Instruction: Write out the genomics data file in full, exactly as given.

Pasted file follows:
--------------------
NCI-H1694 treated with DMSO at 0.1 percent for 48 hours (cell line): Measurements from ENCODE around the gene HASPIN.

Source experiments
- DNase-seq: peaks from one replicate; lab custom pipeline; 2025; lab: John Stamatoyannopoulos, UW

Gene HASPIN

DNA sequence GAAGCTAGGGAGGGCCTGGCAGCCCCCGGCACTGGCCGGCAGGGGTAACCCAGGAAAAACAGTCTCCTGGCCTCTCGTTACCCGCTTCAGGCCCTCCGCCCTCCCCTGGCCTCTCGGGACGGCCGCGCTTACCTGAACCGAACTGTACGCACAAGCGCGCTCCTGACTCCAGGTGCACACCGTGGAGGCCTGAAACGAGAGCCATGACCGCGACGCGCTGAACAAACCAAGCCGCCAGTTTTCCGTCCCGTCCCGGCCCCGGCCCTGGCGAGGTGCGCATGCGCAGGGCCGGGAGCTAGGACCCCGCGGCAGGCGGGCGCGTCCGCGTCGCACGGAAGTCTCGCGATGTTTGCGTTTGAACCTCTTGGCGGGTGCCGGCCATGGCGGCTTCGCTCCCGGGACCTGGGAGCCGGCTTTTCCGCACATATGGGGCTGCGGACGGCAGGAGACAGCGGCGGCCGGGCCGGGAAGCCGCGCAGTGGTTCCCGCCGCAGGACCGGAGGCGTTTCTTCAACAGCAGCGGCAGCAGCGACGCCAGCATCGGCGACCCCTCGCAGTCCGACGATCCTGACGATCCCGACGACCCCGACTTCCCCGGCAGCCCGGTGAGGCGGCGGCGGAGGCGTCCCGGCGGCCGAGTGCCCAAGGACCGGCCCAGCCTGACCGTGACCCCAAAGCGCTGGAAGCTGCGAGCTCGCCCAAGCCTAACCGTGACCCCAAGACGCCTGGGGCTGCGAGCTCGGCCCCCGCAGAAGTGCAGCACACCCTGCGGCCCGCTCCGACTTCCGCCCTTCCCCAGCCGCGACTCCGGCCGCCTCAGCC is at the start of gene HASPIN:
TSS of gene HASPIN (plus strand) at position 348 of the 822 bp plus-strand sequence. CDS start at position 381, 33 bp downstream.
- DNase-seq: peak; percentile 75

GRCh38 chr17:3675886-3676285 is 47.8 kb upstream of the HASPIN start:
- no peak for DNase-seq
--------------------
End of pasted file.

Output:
NCI-H1694 treated with DMSO at 0.1 percent for 48 hours (cell line): Measurements from ENCODE around the gene HASPIN.

Source experiments
- DNase-seq: peaks from one replicate; lab custom pipeline; 2025; lab: John Stamatoyannopoulos, UW

Gene HASPIN

DNA sequence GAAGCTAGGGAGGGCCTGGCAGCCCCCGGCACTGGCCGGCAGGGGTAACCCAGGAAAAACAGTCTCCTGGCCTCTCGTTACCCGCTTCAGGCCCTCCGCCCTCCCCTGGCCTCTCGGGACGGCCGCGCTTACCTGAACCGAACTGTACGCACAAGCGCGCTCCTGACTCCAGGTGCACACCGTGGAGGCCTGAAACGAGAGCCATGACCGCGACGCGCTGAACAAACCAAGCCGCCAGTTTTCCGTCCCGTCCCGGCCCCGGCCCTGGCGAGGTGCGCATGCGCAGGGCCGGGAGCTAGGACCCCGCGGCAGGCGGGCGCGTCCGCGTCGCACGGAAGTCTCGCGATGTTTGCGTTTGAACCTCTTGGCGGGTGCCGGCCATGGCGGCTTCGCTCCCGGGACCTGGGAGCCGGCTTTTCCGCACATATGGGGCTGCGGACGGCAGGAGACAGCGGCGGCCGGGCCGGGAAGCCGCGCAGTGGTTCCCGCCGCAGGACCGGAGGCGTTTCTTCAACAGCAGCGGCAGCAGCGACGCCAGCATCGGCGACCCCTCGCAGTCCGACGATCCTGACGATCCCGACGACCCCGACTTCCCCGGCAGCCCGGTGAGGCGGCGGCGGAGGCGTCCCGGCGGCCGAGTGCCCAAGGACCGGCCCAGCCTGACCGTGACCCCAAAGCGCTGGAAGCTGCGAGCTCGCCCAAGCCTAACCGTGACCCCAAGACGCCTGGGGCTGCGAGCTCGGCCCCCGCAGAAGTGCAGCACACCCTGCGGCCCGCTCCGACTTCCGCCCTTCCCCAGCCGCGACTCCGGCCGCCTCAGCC is at the start of gene HASPIN:
TSS of gene HASPIN (plus strand) at position 348 of the 822 bp plus-strand sequence. CDS start at position 381, 33 bp downstream.
- DNase-seq: peak; percentile 75

GRCh38 chr17:3675886-3676285 is 47.8 kb upstream of the HASPIN start:
- no peak for DNase-seq